KANSAS CITY -- Ramiro Pena proved to be a key contributor off the bench for the Braves through the first two months of the season. But the valuable utility player will spend the remainder of this year recovering from right shoulder surgery.
Pena held out hope of avoiding the surgery until his visit with Dr. James Andrews on Wednesday. Andrews will repair Pena's torn labrum during a surgical procedure scheduled for Thursday.
"Every team is going to have injuries and the team that can survive those injuries is going to be there at the end," Braves manager Fredi Gonzalez said. "We have plenty of candidates that you feel comfortable with that can do that job."
The Braves were expecting to receive this confirmation when they placed Pena on the disabled list last Friday. Pena's shoulder has bothered him since he landed awkwardly on it while making two diving stops at third base during a June 9 win over the Dodgers.
Pena's right shoulder was surgically repaired after he dislocated it while sliding into second base playing in the Yankees' Minor League system in 2007.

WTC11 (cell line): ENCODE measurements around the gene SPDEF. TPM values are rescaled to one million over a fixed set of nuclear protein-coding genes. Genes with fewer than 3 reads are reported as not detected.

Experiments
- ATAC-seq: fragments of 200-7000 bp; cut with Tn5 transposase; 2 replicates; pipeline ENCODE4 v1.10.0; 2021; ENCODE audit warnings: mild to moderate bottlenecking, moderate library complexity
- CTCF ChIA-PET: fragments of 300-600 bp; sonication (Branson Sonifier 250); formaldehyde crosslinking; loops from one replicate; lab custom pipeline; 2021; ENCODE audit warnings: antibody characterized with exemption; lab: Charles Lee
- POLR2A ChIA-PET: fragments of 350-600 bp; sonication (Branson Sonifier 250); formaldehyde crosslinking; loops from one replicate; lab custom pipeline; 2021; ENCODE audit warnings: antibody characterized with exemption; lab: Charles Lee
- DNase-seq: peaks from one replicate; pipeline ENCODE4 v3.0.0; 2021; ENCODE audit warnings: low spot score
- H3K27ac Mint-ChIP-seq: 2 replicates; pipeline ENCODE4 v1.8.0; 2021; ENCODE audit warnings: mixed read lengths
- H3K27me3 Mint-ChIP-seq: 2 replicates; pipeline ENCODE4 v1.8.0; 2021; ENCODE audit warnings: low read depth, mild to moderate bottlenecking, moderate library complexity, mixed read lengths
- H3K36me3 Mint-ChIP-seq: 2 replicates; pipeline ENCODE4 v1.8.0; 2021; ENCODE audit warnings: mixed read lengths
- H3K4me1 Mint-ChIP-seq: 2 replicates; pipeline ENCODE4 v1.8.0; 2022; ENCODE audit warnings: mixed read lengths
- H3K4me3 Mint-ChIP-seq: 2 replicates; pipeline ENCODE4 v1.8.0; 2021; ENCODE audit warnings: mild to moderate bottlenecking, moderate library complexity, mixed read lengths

The Braves will have to find a way to replace the switch-hitting Pena, who has batted .278 with three home runs and a .778 OPS in 97 at-bats this season. Along with serving as a reliable pinch-hitter, Pena has also proven to be a valuable defender at each of the infield positions.
With Pena out of the picture, Tyler Pastornicky will be among those players asked to fill the void. But this development could give the Braves even more reason to attempt to find a a third baseman before next month's Non-waiver Trade Deadline.
While Chris Johnson owns a team-high .322 average, his defense at third base is a concern. The Braves inserted Paul Janish as a late-inning defensive replacement at third base during Tuesday night's 4-3 win over the Royals.
According to FanGraphs, Johnson's -28.3 UZR/150 ranks as 49th-worst mark among all Major League third basemen who have played at least 100 innings this year.
Mark Bowman is a reporter for MLB.com. This story was not subject to the approval of Major League Baseball or its clubs.Less